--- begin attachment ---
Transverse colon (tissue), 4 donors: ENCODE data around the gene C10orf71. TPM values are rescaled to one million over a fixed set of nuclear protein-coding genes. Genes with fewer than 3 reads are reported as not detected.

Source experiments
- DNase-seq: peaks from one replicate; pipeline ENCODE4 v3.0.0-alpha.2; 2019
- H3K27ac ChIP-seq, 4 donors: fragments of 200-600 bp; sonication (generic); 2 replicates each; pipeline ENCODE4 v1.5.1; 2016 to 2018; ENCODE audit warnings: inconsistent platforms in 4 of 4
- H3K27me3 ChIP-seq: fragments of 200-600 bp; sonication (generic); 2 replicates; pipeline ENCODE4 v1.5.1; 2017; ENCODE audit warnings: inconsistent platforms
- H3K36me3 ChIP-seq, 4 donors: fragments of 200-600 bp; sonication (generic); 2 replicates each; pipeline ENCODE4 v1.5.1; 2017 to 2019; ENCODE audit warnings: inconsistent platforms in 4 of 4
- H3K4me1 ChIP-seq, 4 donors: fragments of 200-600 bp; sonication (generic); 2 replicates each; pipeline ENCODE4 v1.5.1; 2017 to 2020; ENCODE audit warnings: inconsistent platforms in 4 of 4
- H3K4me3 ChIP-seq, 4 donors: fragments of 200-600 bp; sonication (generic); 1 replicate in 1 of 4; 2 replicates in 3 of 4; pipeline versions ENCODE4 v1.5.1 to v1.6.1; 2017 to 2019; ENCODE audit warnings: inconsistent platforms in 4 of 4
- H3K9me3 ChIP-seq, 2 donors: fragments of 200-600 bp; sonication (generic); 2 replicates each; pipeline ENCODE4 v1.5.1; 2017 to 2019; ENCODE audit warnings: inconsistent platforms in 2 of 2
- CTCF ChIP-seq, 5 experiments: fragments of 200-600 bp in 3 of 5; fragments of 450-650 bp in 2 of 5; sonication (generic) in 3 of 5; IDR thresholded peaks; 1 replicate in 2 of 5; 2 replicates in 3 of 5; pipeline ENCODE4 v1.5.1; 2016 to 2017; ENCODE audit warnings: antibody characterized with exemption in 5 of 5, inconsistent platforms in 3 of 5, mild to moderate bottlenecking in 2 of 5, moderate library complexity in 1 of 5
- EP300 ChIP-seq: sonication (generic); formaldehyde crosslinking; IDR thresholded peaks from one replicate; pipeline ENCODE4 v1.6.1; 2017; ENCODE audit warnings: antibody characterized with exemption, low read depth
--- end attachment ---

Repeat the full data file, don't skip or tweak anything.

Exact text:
Transverse colon (tissue), 4 donors: ENCODE data around the gene C10orf71. TPM values are rescaled to one million over a fixed set of nuclear protein-coding genes. Genes with fewer than 3 reads are reported as not detected.

Source experiments
- DNase-seq: peaks from one replicate; pipeline ENCODE4 v3.0.0-alpha.2; 2019
- H3K27ac ChIP-seq, 4 donors: fragments of 200-600 bp; sonication (generic); 2 replicates each; pipeline ENCODE4 v1.5.1; 2016 to 2018; ENCODE audit warnings: inconsistent platforms in 4 of 4
- H3K27me3 ChIP-seq: fragments of 200-600 bp; sonication (generic); 2 replicates; pipeline ENCODE4 v1.5.1; 2017; ENCODE audit warnings: inconsistent platforms
- H3K36me3 ChIP-seq, 4 donors: fragments of 200-600 bp; sonication (generic); 2 replicates each; pipeline ENCODE4 v1.5.1; 2017 to 2019; ENCODE audit warnings: inconsistent platforms in 4 of 4
- H3K4me1 ChIP-seq, 4 donors: fragments of 200-600 bp; sonication (generic); 2 replicates each; pipeline ENCODE4 v1.5.1; 2017 to 2020; ENCODE audit warnings: inconsistent platforms in 4 of 4
- H3K4me3 ChIP-seq, 4 donors: fragments of 200-600 bp; sonication (generic); 1 replicate in 1 of 4; 2 replicates in 3 of 4; pipeline versions ENCODE4 v1.5.1 to v1.6.1; 2017 to 2019; ENCODE audit warnings: inconsistent platforms in 4 of 4
- H3K9me3 ChIP-seq, 2 donors: fragments of 200-600 bp; sonication (generic); 2 replicates each; pipeline ENCODE4 v1.5.1; 2017 to 2019; ENCODE audit warnings: inconsistent platforms in 2 of 2
- CTCF ChIP-seq, 5 experiments: fragments of 200-600 bp in 3 of 5; fragments of 450-650 bp in 2 of 5; sonication (generic) in 3 of 5; IDR thresholded peaks; 1 replicate in 2 of 5; 2 replicates in 3 of 5; pipeline ENCODE4 v1.5.1; 2016 to 2017; ENCODE audit warnings: antibody characterized with exemption in 5 of 5, inconsistent platforms in 3 of 5, mild to moderate bottlenecking in 2 of 5, moderate library complexity in 1 of 5
- EP300 ChIP-seq: sonication (generic); formaldehyde crosslinking; IDR thresholded peaks from one replicate; pipeline ENCODE4 v1.6.1; 2017; ENCODE audit warnings: antibody characterized with exemption, low read depth